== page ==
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US law makers seek ban on in-flight calls

'Noisome disruption in search of further revenue'

Mobile application security vulnerability report

A group of US congressmen have introduced legislation which would ban the use of mobile phones on US aircraft, attempting to "ensure a relative amount of peace for the American public as they take to an increasingly crowded sky".

The particularly stupidly-named HANG UP Act (Halting Airplane Noise to Give Us Peace) seeks to ban the use of mobile phones for voice calls. Ridiculously overpriced seat-back-mounted handsets would still be allowed, and passengers could send and receive text messages, as well as accessing the internet via their mobile.

The group quotes figures that have 63 per cent of Americans against the use of mobiles on planes. "Polls show that the American public is strongly opposed to allowing cell phone use in-flight," said Jerry Costello, one of the four congressmen who are all members of the Committee on Transportation and Infrastructure. "The HANG UP Act will make sure it does not happen."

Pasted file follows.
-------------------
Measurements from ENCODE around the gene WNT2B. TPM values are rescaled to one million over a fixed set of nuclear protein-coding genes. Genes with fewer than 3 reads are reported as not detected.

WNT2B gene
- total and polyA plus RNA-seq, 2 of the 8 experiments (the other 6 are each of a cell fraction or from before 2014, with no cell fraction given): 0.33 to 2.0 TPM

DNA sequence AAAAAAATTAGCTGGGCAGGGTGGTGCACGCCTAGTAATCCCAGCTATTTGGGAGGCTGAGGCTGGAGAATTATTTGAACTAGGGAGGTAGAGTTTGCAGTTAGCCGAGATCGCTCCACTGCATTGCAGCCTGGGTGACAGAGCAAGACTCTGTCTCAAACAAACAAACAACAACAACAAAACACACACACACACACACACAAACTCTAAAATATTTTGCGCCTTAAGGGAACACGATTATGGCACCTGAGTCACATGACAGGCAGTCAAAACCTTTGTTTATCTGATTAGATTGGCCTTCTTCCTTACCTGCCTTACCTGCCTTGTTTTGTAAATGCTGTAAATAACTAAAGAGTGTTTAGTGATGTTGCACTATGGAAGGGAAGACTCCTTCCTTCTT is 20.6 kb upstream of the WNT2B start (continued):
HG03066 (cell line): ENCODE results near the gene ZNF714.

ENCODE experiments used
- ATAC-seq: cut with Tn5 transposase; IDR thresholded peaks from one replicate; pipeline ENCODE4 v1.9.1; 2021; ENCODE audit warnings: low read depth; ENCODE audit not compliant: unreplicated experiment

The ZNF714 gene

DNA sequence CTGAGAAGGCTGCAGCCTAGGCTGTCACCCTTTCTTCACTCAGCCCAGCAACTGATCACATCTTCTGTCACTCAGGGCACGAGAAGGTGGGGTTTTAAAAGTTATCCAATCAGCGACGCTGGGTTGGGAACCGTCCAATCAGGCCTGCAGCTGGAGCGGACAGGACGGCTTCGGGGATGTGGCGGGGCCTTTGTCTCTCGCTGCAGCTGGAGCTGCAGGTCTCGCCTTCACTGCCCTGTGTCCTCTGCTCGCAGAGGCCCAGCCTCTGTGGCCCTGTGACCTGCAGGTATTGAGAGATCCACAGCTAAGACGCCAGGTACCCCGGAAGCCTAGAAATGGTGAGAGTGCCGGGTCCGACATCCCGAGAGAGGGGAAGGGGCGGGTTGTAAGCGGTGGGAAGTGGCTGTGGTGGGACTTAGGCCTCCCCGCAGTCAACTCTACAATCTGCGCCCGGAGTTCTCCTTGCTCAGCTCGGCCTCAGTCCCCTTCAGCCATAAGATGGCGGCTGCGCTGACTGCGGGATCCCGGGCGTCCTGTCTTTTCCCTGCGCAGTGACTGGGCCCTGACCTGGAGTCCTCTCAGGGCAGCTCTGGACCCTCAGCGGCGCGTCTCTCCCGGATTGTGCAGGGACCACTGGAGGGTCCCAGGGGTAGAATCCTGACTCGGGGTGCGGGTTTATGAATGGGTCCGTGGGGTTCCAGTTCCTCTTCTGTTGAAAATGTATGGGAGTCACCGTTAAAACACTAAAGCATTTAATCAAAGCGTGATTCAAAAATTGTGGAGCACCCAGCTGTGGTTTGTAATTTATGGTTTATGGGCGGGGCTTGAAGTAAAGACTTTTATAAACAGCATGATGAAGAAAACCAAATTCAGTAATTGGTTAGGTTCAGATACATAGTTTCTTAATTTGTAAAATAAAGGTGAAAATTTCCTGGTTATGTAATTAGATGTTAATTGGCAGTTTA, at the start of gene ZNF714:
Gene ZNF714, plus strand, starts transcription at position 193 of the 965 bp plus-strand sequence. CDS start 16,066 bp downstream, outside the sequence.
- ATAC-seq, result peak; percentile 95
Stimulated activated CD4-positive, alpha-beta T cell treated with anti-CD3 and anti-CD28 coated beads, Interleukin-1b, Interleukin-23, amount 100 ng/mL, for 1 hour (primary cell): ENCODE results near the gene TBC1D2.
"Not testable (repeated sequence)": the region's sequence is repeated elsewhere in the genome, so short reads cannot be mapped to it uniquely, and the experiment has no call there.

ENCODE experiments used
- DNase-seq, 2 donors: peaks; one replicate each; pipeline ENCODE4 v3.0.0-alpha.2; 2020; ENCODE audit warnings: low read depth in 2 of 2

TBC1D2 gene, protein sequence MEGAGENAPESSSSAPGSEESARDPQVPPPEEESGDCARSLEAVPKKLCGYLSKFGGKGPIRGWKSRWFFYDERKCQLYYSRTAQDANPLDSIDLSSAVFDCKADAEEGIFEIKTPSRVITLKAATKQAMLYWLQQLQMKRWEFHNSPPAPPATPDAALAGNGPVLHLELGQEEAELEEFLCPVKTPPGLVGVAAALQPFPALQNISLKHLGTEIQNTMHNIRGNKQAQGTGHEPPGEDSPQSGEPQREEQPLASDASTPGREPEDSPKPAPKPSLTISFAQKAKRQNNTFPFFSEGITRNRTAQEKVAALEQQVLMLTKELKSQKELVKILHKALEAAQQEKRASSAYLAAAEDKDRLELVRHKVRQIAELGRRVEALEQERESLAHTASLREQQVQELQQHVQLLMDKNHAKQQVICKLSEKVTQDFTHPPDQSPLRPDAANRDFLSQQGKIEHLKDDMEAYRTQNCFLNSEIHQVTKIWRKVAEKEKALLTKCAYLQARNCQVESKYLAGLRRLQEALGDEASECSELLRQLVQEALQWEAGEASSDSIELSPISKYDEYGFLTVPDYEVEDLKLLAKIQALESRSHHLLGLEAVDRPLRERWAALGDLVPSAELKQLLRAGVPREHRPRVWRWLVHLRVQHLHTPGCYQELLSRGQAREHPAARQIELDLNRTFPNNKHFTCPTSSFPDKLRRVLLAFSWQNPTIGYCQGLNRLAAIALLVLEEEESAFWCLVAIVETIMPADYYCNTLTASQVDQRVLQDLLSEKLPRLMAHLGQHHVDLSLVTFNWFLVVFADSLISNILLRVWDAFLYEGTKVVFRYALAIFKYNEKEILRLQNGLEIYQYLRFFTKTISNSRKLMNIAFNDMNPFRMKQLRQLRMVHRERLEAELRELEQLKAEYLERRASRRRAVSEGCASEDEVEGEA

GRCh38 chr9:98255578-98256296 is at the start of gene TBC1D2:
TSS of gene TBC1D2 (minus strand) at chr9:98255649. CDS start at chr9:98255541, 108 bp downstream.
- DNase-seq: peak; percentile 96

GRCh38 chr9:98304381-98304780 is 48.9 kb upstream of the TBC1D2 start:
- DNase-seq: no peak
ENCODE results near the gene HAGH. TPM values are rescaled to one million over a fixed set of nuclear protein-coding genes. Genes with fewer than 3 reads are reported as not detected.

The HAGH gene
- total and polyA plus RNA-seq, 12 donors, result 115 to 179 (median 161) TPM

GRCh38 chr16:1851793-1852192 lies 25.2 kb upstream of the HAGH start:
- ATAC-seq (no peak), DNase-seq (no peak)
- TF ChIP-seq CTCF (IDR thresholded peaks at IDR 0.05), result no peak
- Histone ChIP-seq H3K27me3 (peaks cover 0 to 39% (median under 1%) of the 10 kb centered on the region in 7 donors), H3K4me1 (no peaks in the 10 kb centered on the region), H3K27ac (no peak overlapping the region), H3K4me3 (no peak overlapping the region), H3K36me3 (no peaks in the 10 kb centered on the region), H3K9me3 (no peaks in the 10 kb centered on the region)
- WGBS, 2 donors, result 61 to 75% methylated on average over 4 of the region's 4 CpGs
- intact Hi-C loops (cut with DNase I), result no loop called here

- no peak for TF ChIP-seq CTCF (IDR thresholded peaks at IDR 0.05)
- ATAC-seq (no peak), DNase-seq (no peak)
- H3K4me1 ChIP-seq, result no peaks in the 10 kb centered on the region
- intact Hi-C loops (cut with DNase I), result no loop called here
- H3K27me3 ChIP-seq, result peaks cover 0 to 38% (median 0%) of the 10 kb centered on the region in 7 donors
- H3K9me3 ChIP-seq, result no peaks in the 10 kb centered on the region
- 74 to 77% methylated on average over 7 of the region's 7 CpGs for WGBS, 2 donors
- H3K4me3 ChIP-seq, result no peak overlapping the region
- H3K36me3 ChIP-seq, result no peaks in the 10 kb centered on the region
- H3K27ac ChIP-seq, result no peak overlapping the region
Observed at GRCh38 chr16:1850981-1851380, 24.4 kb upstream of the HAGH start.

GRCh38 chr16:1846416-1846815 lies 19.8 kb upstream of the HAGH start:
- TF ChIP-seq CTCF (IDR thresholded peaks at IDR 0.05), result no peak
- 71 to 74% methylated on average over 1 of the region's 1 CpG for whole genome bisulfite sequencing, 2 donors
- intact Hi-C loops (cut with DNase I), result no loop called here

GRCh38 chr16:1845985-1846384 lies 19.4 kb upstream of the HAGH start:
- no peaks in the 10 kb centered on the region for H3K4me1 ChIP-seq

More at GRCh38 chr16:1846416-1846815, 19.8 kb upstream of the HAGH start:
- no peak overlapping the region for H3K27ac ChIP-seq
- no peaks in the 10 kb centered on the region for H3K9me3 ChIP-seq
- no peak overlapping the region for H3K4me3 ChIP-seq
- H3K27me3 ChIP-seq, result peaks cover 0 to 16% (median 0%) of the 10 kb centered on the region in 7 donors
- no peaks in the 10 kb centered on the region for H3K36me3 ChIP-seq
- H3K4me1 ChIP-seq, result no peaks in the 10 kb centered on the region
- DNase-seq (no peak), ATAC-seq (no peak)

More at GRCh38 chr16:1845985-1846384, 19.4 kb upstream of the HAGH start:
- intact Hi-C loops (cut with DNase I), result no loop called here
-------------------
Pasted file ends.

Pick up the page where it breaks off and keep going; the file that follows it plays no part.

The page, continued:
Peter DeFazio, the act's primary sponsor, says: "Our bill... would ensure that financially-strapped airlines don’t drive us towards this noisome disruption in search of further revenue."

The group also plays the safety card, claiming that flight attendants will have to break up fights between those making calls and those forced to listen to them - not to mention that passengers will miss important safety announcements.

The problem with consulting the public is that everyone is against using mobile phones on aircraft, unless they have an important call to make.

For politicians this kind of legislation is great, however - it has a near-zero chance of becoming law, allowing them to look as though they're fighting for public rights while actually doing nothing at all. ®

Mobile application security vulnerability report

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